Department of Chemistry, SUNY Potsdam

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Redox Abnormalities as a Vulnerability Phenotype for Autism and Related Alterations in CNS Development

PI: Professor Maria Hepel

Major Accomplishments                                                                       

5. Ligand Exchange Effects in Gold Nanoparticle Assembly Induced by Oxidative Stress Biomarkers: Homocysteine and Cysteine

Publication: Magdalena Stobiecka, Jeffrey Deeb, and Maria Hepel, "Ligand Exchange Effects in Gold Nanoparticle Assembly Induced by Oxidative Stress Biomarkers: Homocysteine and cysteine", Biophysical Chemistry 146 (2010) 98-107.


     The interactions of oxidative stress biomarkers: homocysteine (Hcys) and cysteine (Cys) with the multifunctional gold nanoparticles, important in view of novel biomedical applications in diagnostics and therapy, have been investigated using resonance elastic light scattering (RELS), UV-Vis plasmonic spectroscopy, and high-resolution TEM imaging. The Hcys-induced assembly of gold nanoparticles has been observed for non-ionic surfactant-capped gold nanoparticles as well as for negatively-charged citrate-capped gold nanoparticles. We have observed for the first time the de-aggregation of citrate-capped gold nanoparticle ensembles followed by their conversion to citrate-linked Hcys-capped nanoparticle assemblies. The Cys molecules, which are smaller than Hcys by only one CH2 group, show much less activity. The mechanisms leading to this intriguing disparity in the abilities of these two thioaminoacids to ligand exchange with surfactant- or citrate-capping molecules of the gold nanoparticle shells are proposed on the basis of the experimental evidence, molecular dynamics simulations, and quantum mechanical calculations. For citrate-capped gold nanoparticles, we postulate the formation of surface complexes facilitated by electrostatic attractions and formation of double hydrogen bonds for both Hcys and Cys. The conformational differences between these two kinds of complexes result in marked differences in the distance between –SH groups of the biomarkers to the gold surface and different abilities to induce nanoparticle assembly. Analytical implications of these mechanistic differences are discussed.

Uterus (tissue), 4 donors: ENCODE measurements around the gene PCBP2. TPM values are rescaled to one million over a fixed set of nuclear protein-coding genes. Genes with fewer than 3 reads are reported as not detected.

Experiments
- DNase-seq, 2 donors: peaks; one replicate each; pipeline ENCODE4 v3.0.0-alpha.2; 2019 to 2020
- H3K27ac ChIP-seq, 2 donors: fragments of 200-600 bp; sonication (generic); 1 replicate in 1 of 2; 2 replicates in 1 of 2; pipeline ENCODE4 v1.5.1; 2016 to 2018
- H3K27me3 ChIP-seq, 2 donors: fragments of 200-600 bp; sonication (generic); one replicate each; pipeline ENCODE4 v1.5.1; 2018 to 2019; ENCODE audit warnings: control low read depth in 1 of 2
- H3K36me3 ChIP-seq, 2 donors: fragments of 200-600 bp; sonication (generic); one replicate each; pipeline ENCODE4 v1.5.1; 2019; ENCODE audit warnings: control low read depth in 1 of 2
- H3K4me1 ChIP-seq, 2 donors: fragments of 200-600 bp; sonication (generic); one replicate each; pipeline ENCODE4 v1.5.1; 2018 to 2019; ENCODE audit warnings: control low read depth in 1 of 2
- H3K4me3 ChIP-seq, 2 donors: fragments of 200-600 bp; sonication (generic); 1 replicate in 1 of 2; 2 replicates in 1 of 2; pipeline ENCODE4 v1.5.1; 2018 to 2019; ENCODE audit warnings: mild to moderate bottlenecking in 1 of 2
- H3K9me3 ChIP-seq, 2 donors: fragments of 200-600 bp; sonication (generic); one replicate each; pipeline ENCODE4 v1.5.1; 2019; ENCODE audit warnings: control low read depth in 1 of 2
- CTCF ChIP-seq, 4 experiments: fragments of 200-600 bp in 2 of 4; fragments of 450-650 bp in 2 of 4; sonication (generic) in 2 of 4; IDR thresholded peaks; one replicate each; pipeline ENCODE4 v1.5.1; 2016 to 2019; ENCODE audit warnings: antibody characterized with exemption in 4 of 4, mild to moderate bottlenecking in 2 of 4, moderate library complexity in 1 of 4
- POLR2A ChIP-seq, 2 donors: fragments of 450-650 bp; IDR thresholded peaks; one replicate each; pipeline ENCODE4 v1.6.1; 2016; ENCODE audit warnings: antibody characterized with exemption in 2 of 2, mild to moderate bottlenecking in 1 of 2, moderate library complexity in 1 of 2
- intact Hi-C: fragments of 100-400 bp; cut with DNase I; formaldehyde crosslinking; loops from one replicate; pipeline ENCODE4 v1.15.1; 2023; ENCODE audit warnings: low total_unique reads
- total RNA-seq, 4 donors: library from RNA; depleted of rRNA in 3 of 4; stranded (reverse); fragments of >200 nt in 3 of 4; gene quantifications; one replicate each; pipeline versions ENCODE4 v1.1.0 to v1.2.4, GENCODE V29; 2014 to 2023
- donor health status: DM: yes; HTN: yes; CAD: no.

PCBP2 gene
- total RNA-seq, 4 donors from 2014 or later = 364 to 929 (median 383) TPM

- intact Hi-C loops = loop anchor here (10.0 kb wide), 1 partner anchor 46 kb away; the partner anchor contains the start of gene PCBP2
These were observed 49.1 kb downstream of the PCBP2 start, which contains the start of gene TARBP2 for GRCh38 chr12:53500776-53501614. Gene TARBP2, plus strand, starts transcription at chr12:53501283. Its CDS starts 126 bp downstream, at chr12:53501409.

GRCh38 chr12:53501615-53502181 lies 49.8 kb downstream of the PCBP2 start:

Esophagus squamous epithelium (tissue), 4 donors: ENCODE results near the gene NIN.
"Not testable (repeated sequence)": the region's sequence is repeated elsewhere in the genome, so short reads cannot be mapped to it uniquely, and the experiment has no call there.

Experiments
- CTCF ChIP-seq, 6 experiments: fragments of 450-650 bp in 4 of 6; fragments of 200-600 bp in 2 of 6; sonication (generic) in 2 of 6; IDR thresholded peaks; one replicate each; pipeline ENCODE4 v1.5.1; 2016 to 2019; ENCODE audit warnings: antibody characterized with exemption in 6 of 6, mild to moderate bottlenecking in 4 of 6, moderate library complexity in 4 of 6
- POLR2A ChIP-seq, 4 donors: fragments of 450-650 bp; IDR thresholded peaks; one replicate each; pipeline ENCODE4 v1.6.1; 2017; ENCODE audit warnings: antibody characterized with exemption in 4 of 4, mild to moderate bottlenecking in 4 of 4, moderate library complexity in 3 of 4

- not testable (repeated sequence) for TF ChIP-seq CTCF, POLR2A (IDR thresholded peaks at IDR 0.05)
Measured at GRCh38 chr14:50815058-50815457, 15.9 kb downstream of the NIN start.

TEM images of gold nanoparticle assemblies

Figure 1. HR-TEM images of ZONYL-capped gold nsanoparticles before (a) and after assembly with 15 mM homocysteine (b-d); CAuNP = 6 nM, CZONYL = 0.22 %, pH = 6; bar size: (a) 50 nm, (b) 50 nm, (c) 10 nm, (d) 5 nm.

Interactions of homocysteine and cysteine with citrate-capped gold nanoparticles

Figure 2. Interactions of cysteine and homocysteine with citrate ions in a ligand exchange process: (a,b) surface complex formation through hydrogen bonding calculated for (a) Cit-Cys and (b) Cit-Hcys using molecular dynamics, and (c,d) electron density surfaces for d = 0.08 au-3, with electrostatic potential map for (c) Cit-Cys and (d) Cit-Hcys; electrostatic potential: color coded from negative - red to positive – blue.